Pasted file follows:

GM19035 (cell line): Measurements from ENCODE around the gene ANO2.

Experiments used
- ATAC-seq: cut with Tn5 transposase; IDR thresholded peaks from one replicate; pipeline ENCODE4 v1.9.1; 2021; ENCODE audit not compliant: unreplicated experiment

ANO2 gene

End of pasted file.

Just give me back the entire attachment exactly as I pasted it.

GM19035 (cell line): Measurements from ENCODE around the gene ANO2.

Experiments used
- ATAC-seq: cut with Tn5 transposase; IDR thresholded peaks from one replicate; pipeline ENCODE4 v1.9.1; 2021; ENCODE audit not compliant: unreplicated experiment

ANO2 gene